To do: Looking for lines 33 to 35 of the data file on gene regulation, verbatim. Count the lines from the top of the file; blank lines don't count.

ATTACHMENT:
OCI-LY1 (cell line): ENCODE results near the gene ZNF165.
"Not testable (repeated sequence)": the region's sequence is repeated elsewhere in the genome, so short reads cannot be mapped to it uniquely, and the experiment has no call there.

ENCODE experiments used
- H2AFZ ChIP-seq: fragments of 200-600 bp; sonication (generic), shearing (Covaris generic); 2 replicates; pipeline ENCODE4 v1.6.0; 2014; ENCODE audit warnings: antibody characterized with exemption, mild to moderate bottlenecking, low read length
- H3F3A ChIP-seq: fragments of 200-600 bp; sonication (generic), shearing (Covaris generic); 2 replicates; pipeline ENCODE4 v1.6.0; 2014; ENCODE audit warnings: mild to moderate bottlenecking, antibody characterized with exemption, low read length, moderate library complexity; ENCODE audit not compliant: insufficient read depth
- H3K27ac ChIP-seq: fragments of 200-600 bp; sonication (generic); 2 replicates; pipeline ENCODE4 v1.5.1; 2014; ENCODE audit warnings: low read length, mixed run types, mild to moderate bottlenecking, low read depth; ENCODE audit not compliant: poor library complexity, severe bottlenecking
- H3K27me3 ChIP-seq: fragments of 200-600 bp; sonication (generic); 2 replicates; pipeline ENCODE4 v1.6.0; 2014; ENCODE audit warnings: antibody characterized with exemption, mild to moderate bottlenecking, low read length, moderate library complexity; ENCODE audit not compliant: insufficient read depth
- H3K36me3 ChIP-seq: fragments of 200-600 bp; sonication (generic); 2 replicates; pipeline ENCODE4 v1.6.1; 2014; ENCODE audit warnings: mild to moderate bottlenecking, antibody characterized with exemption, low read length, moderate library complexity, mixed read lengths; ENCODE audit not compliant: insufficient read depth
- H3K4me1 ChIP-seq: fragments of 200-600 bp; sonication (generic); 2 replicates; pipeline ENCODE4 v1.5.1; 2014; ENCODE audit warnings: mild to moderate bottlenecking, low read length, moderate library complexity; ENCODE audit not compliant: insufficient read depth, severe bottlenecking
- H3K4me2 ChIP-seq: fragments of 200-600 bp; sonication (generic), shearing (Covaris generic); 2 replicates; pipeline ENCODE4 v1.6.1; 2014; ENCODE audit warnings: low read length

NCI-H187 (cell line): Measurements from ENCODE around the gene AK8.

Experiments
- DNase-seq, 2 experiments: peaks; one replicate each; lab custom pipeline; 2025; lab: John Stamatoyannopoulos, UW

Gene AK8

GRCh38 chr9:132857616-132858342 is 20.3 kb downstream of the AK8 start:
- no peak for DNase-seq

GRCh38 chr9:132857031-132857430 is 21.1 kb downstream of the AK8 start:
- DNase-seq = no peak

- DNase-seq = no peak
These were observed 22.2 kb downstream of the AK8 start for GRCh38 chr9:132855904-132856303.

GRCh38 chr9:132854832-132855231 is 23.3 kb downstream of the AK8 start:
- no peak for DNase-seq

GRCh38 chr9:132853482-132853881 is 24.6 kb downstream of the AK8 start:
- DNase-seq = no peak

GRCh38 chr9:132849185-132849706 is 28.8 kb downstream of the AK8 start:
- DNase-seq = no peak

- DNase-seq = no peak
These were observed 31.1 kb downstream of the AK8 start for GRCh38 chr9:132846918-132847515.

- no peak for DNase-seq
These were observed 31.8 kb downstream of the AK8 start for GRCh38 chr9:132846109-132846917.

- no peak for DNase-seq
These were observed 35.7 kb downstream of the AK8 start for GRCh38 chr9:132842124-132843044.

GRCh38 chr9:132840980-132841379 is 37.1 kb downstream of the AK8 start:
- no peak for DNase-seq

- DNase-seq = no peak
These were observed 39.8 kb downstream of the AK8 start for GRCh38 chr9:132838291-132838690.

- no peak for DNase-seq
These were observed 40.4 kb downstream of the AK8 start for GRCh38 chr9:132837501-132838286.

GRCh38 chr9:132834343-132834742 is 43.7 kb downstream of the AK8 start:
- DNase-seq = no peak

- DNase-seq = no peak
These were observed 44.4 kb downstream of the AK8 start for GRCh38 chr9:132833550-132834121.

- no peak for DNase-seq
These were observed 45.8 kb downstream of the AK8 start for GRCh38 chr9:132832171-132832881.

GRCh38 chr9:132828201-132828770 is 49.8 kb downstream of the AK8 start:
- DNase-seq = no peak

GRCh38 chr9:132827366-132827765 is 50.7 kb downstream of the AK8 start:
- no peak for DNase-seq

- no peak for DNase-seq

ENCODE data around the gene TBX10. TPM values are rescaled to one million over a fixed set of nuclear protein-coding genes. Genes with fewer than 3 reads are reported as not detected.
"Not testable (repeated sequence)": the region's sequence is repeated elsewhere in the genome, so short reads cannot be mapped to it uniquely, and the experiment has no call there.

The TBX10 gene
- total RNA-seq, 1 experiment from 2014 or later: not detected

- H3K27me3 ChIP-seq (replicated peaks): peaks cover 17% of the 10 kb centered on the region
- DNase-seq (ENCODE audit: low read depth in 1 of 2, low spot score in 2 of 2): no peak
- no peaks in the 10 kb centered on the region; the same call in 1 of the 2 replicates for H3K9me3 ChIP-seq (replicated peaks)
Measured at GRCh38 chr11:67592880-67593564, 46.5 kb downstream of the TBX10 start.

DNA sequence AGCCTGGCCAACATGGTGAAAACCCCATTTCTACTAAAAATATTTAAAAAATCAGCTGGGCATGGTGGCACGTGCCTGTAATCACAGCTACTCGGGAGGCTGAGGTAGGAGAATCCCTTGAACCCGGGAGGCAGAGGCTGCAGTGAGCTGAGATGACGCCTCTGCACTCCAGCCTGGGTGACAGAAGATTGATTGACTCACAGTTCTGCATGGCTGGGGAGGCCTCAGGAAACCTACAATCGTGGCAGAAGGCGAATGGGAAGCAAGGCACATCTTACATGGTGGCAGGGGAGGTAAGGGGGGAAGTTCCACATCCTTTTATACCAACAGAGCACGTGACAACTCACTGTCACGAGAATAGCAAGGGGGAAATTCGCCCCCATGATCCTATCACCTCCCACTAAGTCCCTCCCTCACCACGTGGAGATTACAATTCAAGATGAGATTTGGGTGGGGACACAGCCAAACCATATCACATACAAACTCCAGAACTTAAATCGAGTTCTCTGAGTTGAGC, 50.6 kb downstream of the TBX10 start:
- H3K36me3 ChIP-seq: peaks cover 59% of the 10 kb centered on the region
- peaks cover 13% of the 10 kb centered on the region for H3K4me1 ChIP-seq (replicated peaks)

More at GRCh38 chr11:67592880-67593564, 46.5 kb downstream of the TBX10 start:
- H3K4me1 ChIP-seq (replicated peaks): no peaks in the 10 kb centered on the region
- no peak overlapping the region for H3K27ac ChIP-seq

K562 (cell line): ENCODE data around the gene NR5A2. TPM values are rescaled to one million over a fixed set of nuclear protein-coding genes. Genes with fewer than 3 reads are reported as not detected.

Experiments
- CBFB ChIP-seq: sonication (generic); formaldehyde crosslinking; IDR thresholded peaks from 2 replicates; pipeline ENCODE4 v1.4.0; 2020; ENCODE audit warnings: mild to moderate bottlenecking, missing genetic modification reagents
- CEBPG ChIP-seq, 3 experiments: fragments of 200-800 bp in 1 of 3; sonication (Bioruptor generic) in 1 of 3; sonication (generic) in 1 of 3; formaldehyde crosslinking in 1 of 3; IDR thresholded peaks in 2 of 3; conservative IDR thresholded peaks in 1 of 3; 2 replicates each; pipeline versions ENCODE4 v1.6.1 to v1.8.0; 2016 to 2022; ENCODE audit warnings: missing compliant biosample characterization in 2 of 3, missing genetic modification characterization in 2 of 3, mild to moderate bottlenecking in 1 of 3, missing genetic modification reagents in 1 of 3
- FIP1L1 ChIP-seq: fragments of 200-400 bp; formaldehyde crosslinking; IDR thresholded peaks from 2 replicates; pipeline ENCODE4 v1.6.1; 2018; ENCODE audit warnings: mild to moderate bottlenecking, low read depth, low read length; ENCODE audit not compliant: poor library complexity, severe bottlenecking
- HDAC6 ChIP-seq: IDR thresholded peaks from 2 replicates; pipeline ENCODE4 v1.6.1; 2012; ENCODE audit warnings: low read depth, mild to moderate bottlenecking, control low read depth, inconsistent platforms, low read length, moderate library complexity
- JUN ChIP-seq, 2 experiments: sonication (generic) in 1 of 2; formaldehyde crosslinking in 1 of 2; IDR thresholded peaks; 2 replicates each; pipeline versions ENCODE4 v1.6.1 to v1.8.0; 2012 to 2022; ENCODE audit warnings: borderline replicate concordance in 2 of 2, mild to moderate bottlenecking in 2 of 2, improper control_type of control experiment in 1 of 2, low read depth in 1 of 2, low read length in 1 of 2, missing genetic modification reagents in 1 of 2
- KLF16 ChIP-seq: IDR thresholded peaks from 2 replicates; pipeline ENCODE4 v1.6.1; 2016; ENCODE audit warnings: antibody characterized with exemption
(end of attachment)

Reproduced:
GRCh38 chr9:132840980-132841379 is 37.1 kb downstream of the AK8 start:
- no peak for DNase-seq

- DNase-seq = no peak